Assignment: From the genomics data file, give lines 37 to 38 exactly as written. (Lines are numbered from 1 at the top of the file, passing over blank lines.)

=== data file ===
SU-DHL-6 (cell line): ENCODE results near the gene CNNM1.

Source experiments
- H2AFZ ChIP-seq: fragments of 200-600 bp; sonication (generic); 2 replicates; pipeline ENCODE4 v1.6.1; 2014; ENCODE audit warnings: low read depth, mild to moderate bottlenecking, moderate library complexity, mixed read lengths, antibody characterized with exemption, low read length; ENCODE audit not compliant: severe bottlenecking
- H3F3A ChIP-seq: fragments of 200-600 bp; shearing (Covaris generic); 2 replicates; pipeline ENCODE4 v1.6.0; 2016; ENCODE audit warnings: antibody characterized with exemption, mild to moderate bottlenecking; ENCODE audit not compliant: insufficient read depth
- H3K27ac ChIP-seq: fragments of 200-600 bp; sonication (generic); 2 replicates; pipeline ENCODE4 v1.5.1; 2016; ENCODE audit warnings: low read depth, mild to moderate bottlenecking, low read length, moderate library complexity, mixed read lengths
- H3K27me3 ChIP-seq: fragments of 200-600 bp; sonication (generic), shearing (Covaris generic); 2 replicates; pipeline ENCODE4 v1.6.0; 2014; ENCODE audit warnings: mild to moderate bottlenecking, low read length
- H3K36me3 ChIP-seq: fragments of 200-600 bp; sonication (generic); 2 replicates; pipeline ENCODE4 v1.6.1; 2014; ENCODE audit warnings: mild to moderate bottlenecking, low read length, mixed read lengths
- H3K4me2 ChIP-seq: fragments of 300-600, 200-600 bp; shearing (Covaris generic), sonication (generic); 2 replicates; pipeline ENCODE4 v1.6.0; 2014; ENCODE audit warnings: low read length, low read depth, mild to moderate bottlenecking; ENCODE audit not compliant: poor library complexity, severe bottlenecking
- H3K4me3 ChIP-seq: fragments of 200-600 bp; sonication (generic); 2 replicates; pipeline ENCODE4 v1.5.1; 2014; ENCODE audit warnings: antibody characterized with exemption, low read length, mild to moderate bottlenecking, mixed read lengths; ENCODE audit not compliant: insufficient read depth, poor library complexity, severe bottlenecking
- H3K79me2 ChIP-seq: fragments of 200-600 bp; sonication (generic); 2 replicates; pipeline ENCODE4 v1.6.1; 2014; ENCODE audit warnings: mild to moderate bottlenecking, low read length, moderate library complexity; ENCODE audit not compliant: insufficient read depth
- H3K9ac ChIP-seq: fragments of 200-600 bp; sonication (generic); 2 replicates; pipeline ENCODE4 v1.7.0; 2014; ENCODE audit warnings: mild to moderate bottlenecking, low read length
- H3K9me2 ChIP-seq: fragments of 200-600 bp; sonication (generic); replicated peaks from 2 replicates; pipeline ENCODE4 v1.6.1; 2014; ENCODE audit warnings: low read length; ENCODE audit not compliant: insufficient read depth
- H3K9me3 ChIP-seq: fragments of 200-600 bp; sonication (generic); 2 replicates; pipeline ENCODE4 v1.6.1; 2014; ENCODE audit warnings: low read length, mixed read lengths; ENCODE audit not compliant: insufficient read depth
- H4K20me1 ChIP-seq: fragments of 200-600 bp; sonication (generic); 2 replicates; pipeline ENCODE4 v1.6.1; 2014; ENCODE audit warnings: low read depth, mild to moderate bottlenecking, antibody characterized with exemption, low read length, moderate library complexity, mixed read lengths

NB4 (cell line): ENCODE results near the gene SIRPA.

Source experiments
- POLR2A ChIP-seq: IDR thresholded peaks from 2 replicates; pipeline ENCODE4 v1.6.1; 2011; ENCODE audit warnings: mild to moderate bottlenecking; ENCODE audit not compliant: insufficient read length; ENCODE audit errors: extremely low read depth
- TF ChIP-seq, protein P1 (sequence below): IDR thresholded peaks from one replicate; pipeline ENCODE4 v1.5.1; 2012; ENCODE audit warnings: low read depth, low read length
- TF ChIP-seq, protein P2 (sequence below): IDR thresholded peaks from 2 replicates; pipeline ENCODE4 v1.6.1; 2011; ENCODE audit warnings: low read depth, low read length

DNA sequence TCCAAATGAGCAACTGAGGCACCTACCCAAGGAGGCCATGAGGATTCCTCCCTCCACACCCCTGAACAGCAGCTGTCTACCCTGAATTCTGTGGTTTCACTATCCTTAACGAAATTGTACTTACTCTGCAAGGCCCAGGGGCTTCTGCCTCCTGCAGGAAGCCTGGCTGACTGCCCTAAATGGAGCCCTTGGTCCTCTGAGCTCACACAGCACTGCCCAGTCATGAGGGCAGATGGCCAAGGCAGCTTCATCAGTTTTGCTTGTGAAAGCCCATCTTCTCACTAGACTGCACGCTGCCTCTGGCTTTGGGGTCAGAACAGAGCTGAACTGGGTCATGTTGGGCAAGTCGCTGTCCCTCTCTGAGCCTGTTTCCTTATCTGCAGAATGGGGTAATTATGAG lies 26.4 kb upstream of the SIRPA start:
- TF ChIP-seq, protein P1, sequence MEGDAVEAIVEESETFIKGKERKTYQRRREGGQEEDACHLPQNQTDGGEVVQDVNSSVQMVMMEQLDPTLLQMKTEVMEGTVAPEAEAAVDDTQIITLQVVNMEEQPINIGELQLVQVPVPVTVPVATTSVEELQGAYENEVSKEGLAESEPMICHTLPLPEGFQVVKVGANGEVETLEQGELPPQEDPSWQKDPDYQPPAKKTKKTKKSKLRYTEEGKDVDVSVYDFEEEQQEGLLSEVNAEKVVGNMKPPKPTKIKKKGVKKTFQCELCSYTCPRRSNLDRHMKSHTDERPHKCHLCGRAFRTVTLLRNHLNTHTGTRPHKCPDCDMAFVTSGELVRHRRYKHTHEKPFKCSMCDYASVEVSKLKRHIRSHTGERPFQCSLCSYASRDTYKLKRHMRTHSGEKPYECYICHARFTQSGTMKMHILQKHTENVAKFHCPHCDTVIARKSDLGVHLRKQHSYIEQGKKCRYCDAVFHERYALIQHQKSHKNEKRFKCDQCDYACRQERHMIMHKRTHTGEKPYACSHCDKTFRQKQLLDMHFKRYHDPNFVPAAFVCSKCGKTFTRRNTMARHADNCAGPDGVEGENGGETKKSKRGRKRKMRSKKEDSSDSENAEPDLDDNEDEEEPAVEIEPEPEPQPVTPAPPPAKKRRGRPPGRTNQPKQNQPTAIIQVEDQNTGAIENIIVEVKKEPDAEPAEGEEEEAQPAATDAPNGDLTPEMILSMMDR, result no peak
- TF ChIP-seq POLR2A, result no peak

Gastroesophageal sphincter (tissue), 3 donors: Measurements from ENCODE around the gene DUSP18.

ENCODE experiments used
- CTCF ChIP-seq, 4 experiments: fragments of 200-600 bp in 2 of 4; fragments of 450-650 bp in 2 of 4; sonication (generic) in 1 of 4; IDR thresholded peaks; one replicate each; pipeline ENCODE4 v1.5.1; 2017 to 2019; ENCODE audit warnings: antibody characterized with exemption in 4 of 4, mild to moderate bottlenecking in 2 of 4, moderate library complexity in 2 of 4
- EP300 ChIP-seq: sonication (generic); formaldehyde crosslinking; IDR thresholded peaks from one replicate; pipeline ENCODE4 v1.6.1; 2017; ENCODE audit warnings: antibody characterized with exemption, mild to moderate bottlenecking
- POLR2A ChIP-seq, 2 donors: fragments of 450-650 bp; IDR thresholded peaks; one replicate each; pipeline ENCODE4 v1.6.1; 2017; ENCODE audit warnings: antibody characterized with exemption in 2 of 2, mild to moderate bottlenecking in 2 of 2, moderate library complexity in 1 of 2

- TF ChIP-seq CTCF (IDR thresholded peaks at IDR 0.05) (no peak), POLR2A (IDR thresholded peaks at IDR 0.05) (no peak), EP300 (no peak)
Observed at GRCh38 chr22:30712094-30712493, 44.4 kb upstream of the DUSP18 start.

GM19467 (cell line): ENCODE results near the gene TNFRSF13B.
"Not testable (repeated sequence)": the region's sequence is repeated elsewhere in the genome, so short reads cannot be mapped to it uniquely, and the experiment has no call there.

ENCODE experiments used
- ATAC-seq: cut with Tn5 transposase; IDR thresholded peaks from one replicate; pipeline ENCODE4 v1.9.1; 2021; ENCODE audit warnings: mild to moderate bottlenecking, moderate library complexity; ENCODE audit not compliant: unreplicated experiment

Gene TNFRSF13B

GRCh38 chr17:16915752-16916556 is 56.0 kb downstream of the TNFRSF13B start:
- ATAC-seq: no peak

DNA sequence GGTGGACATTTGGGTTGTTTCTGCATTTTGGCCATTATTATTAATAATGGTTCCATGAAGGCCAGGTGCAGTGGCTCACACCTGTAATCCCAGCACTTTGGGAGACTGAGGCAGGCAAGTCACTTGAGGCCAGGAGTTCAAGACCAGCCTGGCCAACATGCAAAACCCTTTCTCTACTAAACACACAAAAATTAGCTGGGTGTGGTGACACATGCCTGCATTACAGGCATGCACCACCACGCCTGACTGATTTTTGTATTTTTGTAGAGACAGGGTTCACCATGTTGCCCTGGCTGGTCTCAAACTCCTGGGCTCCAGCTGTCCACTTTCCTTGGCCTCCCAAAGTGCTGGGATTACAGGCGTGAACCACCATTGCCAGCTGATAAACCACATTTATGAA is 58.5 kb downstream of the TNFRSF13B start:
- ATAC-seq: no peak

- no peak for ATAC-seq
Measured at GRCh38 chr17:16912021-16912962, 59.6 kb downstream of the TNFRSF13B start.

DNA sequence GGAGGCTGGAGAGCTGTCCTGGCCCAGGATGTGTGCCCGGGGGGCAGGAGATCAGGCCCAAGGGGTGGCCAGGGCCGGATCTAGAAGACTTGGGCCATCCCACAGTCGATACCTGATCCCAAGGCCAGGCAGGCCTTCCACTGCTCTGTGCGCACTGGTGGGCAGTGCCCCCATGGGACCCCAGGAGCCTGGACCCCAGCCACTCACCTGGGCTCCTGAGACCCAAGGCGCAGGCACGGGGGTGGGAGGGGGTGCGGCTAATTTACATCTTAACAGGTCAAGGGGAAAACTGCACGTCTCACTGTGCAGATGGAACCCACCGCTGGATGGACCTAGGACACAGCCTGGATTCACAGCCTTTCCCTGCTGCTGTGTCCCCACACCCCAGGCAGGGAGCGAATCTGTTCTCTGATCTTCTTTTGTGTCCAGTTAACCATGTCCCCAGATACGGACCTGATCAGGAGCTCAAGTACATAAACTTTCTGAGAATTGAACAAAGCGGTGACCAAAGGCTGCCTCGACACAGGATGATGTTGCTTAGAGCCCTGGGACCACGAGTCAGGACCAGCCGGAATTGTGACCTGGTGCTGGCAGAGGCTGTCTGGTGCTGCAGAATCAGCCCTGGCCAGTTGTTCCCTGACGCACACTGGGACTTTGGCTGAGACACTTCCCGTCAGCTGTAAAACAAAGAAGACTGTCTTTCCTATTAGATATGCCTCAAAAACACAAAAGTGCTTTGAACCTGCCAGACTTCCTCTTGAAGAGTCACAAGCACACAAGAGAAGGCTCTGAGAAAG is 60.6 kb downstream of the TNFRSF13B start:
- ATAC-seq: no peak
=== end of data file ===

DNA sequence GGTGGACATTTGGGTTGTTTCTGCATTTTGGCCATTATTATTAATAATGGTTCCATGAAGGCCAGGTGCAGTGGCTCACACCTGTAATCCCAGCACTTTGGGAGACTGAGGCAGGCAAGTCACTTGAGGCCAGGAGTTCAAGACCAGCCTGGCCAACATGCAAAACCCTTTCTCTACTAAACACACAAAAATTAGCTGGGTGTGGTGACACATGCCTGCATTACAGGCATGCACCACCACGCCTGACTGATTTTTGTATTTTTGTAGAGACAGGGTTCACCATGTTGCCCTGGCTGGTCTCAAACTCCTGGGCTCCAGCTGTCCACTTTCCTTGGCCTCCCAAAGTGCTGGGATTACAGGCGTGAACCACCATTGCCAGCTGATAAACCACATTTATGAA is 58.5 kb downstream of the TNFRSF13B start:
- ATAC-seq: no peak